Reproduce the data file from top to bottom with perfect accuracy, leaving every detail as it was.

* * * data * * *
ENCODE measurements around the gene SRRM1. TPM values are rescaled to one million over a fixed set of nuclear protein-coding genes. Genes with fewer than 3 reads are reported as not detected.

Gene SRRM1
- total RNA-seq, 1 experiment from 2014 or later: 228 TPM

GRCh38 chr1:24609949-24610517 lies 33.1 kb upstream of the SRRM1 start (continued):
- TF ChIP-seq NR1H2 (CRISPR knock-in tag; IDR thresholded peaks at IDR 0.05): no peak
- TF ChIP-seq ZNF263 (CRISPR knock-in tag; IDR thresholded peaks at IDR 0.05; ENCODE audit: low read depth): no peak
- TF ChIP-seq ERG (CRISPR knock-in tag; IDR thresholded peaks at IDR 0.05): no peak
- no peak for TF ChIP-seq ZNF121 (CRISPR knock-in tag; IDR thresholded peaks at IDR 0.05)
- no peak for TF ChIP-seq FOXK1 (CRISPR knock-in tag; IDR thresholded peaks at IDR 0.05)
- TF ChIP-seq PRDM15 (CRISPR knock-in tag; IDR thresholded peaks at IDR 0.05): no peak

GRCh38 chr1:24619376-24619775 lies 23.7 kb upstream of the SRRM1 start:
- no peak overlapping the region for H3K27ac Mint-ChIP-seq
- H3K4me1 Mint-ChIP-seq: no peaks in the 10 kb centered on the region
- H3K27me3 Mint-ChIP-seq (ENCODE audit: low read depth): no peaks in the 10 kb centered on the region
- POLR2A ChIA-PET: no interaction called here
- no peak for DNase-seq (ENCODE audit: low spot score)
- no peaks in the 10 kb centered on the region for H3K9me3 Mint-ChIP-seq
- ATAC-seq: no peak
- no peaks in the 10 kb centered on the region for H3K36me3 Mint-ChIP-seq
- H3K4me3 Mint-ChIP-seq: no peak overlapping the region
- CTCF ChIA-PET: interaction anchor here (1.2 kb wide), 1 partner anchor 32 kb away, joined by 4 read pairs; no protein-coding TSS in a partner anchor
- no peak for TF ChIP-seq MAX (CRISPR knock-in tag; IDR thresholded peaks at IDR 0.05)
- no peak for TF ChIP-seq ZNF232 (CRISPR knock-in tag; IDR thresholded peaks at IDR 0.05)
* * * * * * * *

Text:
ENCODE measurements around the gene SRRM1. TPM values are rescaled to one million over a fixed set of nuclear protein-coding genes. Genes with fewer than 3 reads are reported as not detected.

Gene SRRM1
- total RNA-seq, 1 experiment from 2014 or later: 228 TPM

GRCh38 chr1:24609949-24610517 lies 33.1 kb upstream of the SRRM1 start (continued):
- TF ChIP-seq NR1H2 (CRISPR knock-in tag; IDR thresholded peaks at IDR 0.05): no peak
- TF ChIP-seq ZNF263 (CRISPR knock-in tag; IDR thresholded peaks at IDR 0.05; ENCODE audit: low read depth): no peak
- TF ChIP-seq ERG (CRISPR knock-in tag; IDR thresholded peaks at IDR 0.05): no peak
- no peak for TF ChIP-seq ZNF121 (CRISPR knock-in tag; IDR thresholded peaks at IDR 0.05)
- no peak for TF ChIP-seq FOXK1 (CRISPR knock-in tag; IDR thresholded peaks at IDR 0.05)
- TF ChIP-seq PRDM15 (CRISPR knock-in tag; IDR thresholded peaks at IDR 0.05): no peak

GRCh38 chr1:24619376-24619775 lies 23.7 kb upstream of the SRRM1 start:
- no peak overlapping the region for H3K27ac Mint-ChIP-seq
- H3K4me1 Mint-ChIP-seq: no peaks in the 10 kb centered on the region
- H3K27me3 Mint-ChIP-seq (ENCODE audit: low read depth): no peaks in the 10 kb centered on the region
- POLR2A ChIA-PET: no interaction called here
- no peak for DNase-seq (ENCODE audit: low spot score)
- no peaks in the 10 kb centered on the region for H3K9me3 Mint-ChIP-seq
- ATAC-seq: no peak
- no peaks in the 10 kb centered on the region for H3K36me3 Mint-ChIP-seq
- H3K4me3 Mint-ChIP-seq: no peak overlapping the region
- CTCF ChIA-PET: interaction anchor here (1.2 kb wide), 1 partner anchor 32 kb away, joined by 4 read pairs; no protein-coding TSS in a partner anchor
- no peak for TF ChIP-seq MAX (CRISPR knock-in tag; IDR thresholded peaks at IDR 0.05)
- no peak for TF ChIP-seq ZNF232 (CRISPR knock-in tag; IDR thresholded peaks at IDR 0.05)